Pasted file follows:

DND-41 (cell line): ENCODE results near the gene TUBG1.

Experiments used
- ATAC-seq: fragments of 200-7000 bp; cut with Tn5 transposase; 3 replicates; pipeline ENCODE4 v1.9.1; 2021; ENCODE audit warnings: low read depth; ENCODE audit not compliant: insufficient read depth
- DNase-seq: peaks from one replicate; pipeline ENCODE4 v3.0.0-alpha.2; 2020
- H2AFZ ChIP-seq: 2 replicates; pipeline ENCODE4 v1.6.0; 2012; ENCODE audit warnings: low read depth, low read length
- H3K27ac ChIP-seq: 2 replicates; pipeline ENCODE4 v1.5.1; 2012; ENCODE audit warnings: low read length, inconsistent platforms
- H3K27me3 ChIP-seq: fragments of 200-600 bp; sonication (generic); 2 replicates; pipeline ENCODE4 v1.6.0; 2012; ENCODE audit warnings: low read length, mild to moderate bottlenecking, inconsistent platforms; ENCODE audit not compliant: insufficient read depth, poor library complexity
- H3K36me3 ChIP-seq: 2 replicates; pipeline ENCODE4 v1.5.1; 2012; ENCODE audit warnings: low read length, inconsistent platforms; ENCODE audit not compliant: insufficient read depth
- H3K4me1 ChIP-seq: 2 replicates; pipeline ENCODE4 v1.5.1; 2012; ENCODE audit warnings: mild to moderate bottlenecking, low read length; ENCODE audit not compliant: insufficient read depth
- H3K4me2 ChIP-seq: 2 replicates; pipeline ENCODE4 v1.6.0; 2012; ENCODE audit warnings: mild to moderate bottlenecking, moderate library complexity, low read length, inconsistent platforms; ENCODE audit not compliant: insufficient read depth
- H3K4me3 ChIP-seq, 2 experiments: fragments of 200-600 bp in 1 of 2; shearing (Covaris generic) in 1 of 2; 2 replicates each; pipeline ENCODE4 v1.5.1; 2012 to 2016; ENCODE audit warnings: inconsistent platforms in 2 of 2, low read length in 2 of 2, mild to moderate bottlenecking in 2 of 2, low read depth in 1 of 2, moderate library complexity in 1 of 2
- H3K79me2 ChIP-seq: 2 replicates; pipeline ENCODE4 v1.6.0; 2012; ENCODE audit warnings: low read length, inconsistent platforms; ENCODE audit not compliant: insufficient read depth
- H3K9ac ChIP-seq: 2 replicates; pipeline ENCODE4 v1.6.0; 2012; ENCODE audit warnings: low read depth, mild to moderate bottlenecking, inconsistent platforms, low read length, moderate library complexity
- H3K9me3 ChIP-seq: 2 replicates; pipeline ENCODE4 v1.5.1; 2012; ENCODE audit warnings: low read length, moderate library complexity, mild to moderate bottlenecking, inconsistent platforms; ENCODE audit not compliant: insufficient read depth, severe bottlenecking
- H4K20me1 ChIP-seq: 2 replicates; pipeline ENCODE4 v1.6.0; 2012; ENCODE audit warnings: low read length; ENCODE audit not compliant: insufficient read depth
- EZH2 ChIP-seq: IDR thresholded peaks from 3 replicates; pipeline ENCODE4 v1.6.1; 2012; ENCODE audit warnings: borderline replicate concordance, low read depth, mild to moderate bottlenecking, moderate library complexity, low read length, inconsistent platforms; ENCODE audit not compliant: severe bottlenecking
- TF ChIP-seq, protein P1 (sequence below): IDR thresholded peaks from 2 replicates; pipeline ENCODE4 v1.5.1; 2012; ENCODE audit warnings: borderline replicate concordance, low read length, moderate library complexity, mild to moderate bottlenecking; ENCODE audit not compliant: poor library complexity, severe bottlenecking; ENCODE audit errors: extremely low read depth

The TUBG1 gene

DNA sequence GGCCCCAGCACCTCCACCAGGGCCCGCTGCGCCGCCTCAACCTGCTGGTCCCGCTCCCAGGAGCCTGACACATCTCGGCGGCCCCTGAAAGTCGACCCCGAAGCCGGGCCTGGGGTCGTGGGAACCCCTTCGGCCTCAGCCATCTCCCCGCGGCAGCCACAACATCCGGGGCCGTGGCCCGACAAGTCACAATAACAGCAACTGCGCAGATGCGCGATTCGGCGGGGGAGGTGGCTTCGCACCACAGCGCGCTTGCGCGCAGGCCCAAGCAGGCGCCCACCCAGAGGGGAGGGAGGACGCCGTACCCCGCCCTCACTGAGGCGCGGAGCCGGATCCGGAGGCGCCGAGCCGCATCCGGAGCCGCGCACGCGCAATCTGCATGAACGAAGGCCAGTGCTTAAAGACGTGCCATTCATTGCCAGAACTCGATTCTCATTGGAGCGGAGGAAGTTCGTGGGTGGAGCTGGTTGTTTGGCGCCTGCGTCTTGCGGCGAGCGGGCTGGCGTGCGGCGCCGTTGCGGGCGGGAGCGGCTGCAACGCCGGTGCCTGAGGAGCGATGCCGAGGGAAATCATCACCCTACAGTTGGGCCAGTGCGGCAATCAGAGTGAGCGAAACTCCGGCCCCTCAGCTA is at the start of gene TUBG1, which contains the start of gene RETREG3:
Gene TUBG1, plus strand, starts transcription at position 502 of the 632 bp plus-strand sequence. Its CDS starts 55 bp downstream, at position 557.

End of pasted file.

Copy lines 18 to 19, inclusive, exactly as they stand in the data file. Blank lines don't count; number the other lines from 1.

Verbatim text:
The TUBG1 gene

DNA sequence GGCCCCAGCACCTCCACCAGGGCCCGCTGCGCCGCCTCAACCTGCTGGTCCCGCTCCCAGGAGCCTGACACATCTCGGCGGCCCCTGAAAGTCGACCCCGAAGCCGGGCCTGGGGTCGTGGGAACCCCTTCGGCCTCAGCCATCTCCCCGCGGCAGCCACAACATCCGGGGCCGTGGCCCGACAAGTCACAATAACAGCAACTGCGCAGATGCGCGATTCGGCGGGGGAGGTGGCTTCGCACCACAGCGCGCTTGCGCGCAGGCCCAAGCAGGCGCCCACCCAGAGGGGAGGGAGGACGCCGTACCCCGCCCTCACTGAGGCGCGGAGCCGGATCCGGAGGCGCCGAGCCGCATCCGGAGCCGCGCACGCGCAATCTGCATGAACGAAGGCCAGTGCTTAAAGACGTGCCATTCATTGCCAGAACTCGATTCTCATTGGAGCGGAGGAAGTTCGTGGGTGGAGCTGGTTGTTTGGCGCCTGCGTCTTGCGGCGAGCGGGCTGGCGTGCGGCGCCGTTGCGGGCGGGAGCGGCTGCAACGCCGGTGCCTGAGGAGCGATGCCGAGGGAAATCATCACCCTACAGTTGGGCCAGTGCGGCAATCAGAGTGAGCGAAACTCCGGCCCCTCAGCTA is at the start of gene TUBG1, which contains the start of gene RETREG3: